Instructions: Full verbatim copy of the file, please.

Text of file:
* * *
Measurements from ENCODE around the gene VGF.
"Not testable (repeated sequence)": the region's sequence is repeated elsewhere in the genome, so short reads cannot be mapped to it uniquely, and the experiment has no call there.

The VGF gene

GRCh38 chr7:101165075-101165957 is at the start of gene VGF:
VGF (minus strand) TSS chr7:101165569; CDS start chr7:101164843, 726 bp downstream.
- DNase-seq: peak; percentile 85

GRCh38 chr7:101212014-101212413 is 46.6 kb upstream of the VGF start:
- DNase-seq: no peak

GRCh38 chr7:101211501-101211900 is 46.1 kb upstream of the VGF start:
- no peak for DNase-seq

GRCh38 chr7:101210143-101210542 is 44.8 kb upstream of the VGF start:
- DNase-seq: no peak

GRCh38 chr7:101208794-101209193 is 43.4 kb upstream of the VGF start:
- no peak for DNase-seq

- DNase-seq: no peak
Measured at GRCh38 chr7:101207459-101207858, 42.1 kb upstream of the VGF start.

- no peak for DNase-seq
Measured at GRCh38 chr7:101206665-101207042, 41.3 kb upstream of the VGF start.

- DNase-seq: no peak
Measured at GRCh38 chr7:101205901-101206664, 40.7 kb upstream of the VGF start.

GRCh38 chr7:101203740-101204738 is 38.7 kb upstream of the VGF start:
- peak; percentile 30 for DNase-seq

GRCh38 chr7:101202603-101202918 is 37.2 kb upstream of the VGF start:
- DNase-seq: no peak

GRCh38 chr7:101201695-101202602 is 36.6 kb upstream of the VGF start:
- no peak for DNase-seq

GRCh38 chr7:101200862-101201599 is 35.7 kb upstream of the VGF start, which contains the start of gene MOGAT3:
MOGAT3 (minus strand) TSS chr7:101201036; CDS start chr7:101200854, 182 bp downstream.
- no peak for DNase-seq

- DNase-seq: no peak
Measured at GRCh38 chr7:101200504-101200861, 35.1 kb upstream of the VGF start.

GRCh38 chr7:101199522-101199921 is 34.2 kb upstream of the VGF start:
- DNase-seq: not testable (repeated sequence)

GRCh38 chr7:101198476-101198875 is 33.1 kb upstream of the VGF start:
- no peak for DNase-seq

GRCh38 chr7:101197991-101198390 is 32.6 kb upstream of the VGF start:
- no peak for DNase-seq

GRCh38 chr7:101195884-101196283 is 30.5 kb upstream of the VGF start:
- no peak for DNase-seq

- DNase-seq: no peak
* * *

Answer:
Measurements from ENCODE around the gene VGF.
"Not testable (repeated sequence)": the region's sequence is repeated elsewhere in the genome, so short reads cannot be mapped to it uniquely, and the experiment has no call there.

The VGF gene

GRCh38 chr7:101165075-101165957 is at the start of gene VGF:
VGF (minus strand) TSS chr7:101165569; CDS start chr7:101164843, 726 bp downstream.
- DNase-seq: peak; percentile 85

GRCh38 chr7:101212014-101212413 is 46.6 kb upstream of the VGF start:
- DNase-seq: no peak

GRCh38 chr7:101211501-101211900 is 46.1 kb upstream of the VGF start:
- no peak for DNase-seq

GRCh38 chr7:101210143-101210542 is 44.8 kb upstream of the VGF start:
- DNase-seq: no peak

GRCh38 chr7:101208794-101209193 is 43.4 kb upstream of the VGF start:
- no peak for DNase-seq

- DNase-seq: no peak
Measured at GRCh38 chr7:101207459-101207858, 42.1 kb upstream of the VGF start.

- no peak for DNase-seq
Measured at GRCh38 chr7:101206665-101207042, 41.3 kb upstream of the VGF start.

- DNase-seq: no peak
Measured at GRCh38 chr7:101205901-101206664, 40.7 kb upstream of the VGF start.

GRCh38 chr7:101203740-101204738 is 38.7 kb upstream of the VGF start:
- peak; percentile 30 for DNase-seq

GRCh38 chr7:101202603-101202918 is 37.2 kb upstream of the VGF start:
- DNase-seq: no peak

GRCh38 chr7:101201695-101202602 is 36.6 kb upstream of the VGF start:
- no peak for DNase-seq

GRCh38 chr7:101200862-101201599 is 35.7 kb upstream of the VGF start, which contains the start of gene MOGAT3:
MOGAT3 (minus strand) TSS chr7:101201036; CDS start chr7:101200854, 182 bp downstream.
- no peak for DNase-seq

- DNase-seq: no peak
Measured at GRCh38 chr7:101200504-101200861, 35.1 kb upstream of the VGF start.

GRCh38 chr7:101199522-101199921 is 34.2 kb upstream of the VGF start:
- DNase-seq: not testable (repeated sequence)

GRCh38 chr7:101198476-101198875 is 33.1 kb upstream of the VGF start:
- no peak for DNase-seq

GRCh38 chr7:101197991-101198390 is 32.6 kb upstream of the VGF start:
- no peak for DNase-seq

GRCh38 chr7:101195884-101196283 is 30.5 kb upstream of the VGF start:
- no peak for DNase-seq

- DNase-seq: no peak